Imagine toiling under the scorching sun, day in and day out, without respite. For millions of workers worldwide, this scenario is not just a hypothetical; it’s their reality. As temperatures rise due to climate change, the threat of heatwaves looms larger than ever, posing serious health risks to those who work outdoors or in non-air-conditioned environments.

Heatwaves, defined as prolonged periods of excessively hot weather, can push the human body beyond its limits, leading to heat-related illnesses. For workers, especially those in labour-intensive industries such as construction, agriculture, and manufacturing, exposure to high temperatures can result in dehydration, heat exhaustion, and even death if not properly managed.


Key Highlights:

The Labour Department, Government of the National Capital Territory of Delhi (GNCTD) and Maharashtra Labour Department have issued circulars regarding preventing heat waves in all the establishments/factories/shops/construction sites and effective steps which are need to be taken for management and mitigation of adverse effects of extreme hot weather through a multi-sectoral and multi-dimensional administrative approach.

As the scorching sun beats down on various parts of India, with temperatures soaring beyond 42 degrees Celsius, the Labour Department issues vital guidelines for workplaces. Ensuring the well-being of employees is paramount during this severe heat wave. Establishments, Factories, Shops, Construction sites/companies, Employers and Industries must adhere to these precautions:

  • All the establishments to ensure that adequate Clean Drinking Water should be available at the working place.
  • All the establishments to ensure availability of cooling systems like fans or coolers at the work place.
  • Employee education to the workers/employees about the precautions to be taken during the heat wave conditions including covering of their head during direct exposure to sunlight etc.
  • Preparation of emergency kits containing ice packs and oral rehydration solution for the construction workers/employees.
  • Shift adjustments of work to avoid peak heat hours (12 PM–4 PM).
  • Prompt reporting of any heat-related illnesses to nearby healthcare facilities.
  • Re-scheduling of working hours for employees/workers in different sectors.
  • Ensuring necessary arrangements to regulate piece rate and requirement/urgency for undertaking physical work during summer.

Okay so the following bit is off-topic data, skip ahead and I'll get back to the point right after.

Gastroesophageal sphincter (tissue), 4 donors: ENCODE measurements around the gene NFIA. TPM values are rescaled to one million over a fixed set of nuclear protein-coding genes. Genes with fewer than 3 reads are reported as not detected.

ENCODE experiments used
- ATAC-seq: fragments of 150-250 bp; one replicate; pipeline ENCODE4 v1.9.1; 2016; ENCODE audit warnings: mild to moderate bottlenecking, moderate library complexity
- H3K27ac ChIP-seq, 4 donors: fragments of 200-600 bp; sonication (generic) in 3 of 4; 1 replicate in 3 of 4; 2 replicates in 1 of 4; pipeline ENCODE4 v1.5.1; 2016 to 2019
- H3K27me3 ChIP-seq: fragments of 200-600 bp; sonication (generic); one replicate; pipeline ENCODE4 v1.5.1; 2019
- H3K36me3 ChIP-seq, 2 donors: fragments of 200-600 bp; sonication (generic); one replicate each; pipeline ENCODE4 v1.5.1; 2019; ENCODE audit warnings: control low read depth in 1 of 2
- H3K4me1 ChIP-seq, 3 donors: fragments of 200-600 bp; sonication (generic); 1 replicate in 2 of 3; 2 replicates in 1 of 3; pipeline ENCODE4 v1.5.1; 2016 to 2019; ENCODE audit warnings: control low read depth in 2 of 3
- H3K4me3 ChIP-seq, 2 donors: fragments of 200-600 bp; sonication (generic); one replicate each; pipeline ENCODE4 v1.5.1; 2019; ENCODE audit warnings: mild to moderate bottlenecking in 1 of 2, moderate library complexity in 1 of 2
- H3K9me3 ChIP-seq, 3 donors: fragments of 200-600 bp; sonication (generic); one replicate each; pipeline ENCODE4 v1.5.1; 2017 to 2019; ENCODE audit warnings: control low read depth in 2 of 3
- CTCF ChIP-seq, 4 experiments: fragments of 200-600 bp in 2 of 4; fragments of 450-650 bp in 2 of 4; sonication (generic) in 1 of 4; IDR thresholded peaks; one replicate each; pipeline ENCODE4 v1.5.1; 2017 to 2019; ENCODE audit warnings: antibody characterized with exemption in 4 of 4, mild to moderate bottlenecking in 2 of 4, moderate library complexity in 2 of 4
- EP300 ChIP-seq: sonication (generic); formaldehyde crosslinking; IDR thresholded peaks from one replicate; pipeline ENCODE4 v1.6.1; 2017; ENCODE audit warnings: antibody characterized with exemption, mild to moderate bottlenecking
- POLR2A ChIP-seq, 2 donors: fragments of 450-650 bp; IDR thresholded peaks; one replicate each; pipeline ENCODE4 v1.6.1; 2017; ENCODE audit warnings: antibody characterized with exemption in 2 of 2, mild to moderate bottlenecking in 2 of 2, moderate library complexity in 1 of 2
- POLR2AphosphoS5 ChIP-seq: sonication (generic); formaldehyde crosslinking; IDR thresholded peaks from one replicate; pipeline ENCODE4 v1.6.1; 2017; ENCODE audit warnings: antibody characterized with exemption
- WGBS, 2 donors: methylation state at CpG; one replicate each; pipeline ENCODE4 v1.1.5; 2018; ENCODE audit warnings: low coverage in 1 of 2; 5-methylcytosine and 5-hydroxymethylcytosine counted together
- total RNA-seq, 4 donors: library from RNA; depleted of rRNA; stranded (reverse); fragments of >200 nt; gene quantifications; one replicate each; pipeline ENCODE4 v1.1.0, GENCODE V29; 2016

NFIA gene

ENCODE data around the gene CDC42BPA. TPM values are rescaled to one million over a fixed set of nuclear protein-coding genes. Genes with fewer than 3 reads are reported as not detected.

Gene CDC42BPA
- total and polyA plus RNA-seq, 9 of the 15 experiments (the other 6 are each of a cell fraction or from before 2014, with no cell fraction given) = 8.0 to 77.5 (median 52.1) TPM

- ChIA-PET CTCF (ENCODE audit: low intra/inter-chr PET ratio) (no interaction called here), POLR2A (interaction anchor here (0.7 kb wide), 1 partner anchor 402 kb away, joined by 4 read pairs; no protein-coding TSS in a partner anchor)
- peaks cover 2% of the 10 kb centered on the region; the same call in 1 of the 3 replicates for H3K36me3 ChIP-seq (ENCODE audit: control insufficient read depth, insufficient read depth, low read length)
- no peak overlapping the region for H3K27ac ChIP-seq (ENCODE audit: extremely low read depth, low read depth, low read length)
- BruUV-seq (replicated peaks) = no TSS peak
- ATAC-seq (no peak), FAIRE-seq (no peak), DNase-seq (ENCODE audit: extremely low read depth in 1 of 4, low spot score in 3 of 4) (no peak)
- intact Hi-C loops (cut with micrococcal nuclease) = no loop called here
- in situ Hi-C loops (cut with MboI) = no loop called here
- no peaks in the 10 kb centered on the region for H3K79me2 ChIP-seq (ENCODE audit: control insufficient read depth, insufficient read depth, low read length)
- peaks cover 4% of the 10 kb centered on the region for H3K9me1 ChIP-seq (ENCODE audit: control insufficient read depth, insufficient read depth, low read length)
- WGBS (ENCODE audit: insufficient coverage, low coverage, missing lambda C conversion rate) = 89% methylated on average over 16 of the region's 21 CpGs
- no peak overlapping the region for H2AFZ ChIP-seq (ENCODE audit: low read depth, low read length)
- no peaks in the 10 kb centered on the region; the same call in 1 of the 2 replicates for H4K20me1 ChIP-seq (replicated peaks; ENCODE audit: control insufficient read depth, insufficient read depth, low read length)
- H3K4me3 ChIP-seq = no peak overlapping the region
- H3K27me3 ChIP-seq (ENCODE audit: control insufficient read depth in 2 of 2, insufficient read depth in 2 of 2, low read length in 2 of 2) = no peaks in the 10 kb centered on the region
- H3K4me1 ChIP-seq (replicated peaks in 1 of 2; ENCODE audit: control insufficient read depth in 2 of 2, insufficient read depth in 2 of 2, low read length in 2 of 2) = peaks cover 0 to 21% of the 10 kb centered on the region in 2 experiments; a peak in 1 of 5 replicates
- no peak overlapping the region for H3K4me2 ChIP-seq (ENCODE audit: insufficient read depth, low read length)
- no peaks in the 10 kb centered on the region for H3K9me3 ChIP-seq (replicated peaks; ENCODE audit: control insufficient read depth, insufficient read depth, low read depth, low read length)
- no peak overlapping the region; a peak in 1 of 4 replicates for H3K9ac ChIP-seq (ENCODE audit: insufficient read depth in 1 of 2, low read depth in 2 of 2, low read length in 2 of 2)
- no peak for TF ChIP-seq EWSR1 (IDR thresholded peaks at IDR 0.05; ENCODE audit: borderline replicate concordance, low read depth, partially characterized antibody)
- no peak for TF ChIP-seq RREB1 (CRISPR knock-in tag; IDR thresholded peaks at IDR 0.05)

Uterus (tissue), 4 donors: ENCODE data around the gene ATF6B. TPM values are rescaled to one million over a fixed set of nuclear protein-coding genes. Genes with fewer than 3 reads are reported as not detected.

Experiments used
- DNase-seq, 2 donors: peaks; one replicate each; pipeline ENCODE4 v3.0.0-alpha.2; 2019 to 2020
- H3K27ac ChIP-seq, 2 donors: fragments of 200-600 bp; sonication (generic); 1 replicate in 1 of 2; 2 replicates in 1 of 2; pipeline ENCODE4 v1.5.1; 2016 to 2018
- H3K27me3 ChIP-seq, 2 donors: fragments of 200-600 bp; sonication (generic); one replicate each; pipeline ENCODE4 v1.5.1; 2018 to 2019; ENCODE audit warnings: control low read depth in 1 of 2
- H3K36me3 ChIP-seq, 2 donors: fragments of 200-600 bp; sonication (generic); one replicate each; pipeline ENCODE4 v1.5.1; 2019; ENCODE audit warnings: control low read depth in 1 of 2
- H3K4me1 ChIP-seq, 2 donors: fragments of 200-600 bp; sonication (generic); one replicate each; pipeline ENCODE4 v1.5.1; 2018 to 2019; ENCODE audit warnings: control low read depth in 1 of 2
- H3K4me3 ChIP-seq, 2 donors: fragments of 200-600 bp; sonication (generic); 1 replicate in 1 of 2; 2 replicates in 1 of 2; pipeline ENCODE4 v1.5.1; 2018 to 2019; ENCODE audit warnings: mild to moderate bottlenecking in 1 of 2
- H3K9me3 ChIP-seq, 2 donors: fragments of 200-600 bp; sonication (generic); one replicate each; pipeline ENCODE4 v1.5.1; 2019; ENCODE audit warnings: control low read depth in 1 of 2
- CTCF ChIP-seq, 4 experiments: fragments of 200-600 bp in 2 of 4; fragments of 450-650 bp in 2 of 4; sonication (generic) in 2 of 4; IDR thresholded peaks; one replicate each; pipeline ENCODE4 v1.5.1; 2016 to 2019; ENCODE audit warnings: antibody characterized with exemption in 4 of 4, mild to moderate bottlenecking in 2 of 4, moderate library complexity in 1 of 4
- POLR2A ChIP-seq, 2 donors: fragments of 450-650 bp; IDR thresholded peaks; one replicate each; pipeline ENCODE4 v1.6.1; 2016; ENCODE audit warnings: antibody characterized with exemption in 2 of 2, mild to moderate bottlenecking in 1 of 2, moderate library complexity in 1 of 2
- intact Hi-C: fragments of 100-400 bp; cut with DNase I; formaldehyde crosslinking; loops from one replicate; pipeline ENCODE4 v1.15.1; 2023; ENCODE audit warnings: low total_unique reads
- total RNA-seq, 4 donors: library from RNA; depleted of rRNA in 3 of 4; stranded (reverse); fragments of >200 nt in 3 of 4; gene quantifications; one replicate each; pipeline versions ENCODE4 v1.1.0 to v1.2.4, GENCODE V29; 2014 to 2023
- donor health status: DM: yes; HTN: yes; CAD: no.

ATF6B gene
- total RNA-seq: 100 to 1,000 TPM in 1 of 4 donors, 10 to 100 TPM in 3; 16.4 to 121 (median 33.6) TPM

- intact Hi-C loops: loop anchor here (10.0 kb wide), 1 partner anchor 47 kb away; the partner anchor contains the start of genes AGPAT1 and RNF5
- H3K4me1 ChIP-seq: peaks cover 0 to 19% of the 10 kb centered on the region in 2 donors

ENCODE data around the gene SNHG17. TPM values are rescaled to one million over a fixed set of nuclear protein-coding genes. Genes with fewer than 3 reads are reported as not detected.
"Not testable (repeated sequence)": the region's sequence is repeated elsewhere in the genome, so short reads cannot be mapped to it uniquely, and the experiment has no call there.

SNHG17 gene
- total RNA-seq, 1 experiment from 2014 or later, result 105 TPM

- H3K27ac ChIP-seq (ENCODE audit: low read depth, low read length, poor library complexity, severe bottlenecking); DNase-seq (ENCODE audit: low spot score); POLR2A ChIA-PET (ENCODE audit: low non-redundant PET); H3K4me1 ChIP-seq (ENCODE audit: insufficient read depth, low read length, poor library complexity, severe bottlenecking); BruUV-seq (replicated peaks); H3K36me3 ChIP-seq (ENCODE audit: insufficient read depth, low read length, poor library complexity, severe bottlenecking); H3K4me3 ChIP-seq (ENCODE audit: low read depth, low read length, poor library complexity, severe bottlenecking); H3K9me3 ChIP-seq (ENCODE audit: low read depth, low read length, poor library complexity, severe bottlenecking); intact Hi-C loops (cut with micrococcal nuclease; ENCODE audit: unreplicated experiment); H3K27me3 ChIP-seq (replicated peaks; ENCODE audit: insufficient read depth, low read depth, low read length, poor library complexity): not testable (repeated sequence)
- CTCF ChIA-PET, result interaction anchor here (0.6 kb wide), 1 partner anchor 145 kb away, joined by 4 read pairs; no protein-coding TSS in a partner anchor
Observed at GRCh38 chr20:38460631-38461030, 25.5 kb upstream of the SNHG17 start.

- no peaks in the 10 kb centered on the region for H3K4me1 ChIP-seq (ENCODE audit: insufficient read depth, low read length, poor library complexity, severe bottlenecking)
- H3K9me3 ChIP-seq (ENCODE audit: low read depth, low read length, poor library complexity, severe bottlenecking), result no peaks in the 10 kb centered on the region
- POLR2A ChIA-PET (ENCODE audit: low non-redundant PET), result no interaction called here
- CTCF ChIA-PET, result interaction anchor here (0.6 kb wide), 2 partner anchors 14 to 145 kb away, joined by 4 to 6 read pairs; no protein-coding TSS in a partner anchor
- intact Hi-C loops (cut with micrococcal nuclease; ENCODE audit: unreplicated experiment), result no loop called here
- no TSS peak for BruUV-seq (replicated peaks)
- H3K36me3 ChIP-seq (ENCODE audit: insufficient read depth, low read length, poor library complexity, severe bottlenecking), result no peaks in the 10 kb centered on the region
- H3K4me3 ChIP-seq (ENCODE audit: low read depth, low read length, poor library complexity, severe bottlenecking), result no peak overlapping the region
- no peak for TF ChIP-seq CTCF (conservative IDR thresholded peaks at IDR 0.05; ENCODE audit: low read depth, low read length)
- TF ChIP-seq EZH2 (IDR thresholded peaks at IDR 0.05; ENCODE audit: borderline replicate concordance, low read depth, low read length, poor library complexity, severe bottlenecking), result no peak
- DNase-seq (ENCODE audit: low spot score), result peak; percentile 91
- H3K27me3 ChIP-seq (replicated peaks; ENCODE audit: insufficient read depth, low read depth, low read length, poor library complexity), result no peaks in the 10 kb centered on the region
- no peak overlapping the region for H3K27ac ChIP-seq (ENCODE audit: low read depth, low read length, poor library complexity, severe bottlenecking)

• Coordinating with Health Department to ensure regular health check-up of the workers.
  • Ensuring adherence to Health Advisory issued by M/o Heath and Family Welfare for Employers and Workers.
  • Ensuring adequate quantity of cool water and electrolyte supplements are easily available.
  • Different schedules may be negotiated to let workers do the hardest work during the coolest parts of the day.
  • Slowing down the pace of work should be allowed, especially if the worker feels even slight heat strain.
  • Rest areas should be located as near to the workplace as practicable.
  • To ensure workers should drink at least a glass of water every 15-20 minutes in really hot conditions.
  • Rest timings may be re-scheduled to avoid work during high/extremely hot temperatures. Where this is not possible, a two- person crew should be assigned to perform work during extremely hot temperatures.
  • It must be ensured that workers do not enter/work in an atmosphere having no ventilation or inadequate ventilation in underground mines.
  • Workers must be made aware of the dangers from excessive heat and humidity and remedial measures.
  • Provide shaded work area for workers. Temporary shelter can be created at work site.
  • Schedule strenuous and outdoor jobs to cooler times of the day i.e., morning and evening hours.
  • Increase the frequency and length of rest breaks for outdoor activities- at least every 5 minutes after 1 hour of labour work.
  • Listen to Radio; watch TV; read Newspaper for local weather news and act accordingly. Get the latest update of weather on India Meteorological Department (IMD) website at
  • Make sure everyone is properly acclimatized: it takes weeks to acclimatize to a hotter climate. Do not work for more than three hours in one day for the first five days of work. Gradually increase the amount and time of work.
  • Pregnant workers and workers with a medical condition or those taking certain medications should discuss with their physicians about working in the heat.
  • If working outdoors wear light-coloured clothing preferably long sleeve shirt and pants, and cover the head to prevent exposure to direct sunlight.
  • Install temperature and forecast display at the workplace.
  • Distribute informational pamphlets and organize training for employers and workers regarding health impacts of extreme heat and recommendations to protect themselves during high temperatures.
  • Steps to be taken in Heat Stroke Management –
  • Maintain high clinical suspicion
  • Weather awareness
  • Measure core body temperature
  • Initiate immediate external cooling
  • Early decision regarding invasive cooling
  • Maintain on airway, breathing, circulation
  • Monitor for and correct metabolic derangements


As temperatures continue to rise, the need to protect workers from the dangers of heatwaves becomes increasingly urgent. By implementing these proactive measures and advocating for stronger workplace protections, employers can ensure that workers across all sectors can safely navigate the heat and continue to thrive.


Disclaimer:  This is an effort by, to contribute towards improving compliance management regime. User is advised not to construe this service as legal opinion and is advisable to take a view of subject experts.

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